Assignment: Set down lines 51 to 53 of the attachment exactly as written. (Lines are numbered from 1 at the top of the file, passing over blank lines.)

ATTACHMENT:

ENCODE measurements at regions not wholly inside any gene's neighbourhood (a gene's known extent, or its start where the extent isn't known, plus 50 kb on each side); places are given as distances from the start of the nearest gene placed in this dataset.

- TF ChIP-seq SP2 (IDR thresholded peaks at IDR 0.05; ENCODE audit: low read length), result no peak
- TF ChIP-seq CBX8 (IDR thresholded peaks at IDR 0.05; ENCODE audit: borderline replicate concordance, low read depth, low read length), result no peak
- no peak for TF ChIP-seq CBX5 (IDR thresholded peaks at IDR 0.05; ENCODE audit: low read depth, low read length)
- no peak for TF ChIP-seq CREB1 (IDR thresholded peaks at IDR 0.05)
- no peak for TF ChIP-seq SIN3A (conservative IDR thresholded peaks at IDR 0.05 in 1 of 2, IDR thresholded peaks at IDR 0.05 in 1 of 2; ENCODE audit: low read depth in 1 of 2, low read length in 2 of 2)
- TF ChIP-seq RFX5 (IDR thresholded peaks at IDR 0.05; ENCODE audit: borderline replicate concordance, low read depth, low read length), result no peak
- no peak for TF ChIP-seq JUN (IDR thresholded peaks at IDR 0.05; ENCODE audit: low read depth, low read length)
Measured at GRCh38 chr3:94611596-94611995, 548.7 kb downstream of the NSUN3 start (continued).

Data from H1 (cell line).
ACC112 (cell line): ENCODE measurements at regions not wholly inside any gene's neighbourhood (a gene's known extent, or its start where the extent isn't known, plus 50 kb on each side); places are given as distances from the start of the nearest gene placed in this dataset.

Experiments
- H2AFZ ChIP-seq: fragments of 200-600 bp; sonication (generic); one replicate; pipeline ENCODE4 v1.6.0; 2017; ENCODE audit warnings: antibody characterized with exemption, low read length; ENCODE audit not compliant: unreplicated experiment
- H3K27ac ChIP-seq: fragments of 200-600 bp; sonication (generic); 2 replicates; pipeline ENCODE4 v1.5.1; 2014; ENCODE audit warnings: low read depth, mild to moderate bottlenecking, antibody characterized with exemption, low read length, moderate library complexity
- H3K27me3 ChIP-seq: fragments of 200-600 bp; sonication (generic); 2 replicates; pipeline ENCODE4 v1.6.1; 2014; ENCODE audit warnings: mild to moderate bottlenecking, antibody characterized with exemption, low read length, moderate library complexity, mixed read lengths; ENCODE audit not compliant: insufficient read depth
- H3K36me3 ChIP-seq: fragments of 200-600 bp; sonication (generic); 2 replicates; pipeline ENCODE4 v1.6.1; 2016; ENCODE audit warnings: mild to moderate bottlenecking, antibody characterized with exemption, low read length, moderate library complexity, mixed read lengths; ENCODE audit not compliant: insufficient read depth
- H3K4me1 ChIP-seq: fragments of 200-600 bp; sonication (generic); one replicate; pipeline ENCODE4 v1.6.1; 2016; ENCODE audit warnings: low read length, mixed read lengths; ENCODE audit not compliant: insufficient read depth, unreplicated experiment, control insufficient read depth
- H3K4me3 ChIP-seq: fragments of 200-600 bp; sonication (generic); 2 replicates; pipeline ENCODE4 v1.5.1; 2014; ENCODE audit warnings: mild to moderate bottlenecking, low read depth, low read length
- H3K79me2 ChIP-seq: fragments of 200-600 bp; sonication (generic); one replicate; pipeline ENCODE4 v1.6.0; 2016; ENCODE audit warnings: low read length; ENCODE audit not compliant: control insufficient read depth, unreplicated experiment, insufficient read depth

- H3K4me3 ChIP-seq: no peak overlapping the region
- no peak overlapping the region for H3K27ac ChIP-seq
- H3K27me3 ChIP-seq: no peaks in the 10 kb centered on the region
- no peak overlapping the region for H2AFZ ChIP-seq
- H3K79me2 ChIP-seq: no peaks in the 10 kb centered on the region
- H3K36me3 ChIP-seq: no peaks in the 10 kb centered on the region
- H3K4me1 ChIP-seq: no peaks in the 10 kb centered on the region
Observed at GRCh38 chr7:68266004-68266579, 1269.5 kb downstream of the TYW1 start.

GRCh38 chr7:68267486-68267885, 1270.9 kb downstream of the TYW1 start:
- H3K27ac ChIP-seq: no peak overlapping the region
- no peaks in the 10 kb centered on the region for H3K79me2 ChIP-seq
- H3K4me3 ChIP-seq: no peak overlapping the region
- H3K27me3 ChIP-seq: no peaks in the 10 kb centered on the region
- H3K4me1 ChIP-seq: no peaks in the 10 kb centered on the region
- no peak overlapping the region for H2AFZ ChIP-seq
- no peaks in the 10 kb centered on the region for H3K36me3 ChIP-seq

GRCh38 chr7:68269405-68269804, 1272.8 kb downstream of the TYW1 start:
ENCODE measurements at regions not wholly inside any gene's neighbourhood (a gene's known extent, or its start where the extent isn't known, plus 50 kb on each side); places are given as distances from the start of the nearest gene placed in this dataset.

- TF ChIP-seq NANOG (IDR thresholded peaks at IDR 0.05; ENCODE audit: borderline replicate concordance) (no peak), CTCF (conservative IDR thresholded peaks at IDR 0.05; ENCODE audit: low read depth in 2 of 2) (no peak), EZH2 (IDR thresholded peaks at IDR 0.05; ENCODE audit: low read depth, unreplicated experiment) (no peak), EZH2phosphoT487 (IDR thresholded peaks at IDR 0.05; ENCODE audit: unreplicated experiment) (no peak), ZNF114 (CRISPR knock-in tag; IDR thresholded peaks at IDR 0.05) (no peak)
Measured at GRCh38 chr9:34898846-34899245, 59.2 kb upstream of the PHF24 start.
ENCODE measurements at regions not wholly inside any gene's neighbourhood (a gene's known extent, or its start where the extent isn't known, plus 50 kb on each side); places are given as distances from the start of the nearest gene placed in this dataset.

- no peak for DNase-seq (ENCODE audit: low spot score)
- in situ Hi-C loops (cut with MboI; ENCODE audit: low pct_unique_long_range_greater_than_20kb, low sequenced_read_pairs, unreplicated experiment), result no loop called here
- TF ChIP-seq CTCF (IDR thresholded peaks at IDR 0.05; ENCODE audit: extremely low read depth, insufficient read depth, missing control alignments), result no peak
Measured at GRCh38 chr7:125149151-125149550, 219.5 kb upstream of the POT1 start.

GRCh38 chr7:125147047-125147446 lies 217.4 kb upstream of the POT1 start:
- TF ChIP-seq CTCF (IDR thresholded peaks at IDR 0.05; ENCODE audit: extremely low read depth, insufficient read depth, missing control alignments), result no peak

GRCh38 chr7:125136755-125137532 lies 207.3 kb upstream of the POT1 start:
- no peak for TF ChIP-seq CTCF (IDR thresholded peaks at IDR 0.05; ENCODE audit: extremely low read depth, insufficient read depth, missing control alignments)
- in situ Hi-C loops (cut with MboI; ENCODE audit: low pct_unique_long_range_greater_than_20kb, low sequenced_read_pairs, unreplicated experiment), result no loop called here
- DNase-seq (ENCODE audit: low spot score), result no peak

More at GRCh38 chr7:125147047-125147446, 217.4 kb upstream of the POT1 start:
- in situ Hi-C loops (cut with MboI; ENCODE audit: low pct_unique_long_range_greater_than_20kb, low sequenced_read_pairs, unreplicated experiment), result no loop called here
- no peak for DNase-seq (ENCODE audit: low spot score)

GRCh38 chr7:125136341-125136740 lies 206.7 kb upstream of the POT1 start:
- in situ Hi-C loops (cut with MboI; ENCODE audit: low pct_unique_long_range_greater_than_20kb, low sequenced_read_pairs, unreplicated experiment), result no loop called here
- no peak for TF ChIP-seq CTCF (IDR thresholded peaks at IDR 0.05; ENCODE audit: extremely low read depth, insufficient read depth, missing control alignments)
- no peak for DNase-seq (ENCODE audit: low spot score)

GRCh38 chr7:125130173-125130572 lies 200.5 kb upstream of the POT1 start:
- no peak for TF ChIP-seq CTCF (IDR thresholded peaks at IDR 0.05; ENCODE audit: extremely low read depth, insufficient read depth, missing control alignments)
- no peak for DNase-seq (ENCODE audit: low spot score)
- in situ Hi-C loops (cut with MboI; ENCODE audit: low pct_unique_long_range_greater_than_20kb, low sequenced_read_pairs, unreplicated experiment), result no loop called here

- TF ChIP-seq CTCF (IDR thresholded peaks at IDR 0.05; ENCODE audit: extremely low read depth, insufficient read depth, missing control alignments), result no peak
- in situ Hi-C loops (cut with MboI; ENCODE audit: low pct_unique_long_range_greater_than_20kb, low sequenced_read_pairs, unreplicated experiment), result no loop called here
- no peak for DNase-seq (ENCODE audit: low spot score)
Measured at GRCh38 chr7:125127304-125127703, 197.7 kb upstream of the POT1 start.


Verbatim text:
More at GRCh38 chr7:125147047-125147446, 217.4 kb upstream of the POT1 start:
- in situ Hi-C loops (cut with MboI; ENCODE audit: low pct_unique_long_range_greater_than_20kb, low sequenced_read_pairs, unreplicated experiment), result no loop called here
- no peak for DNase-seq (ENCODE audit: low spot score)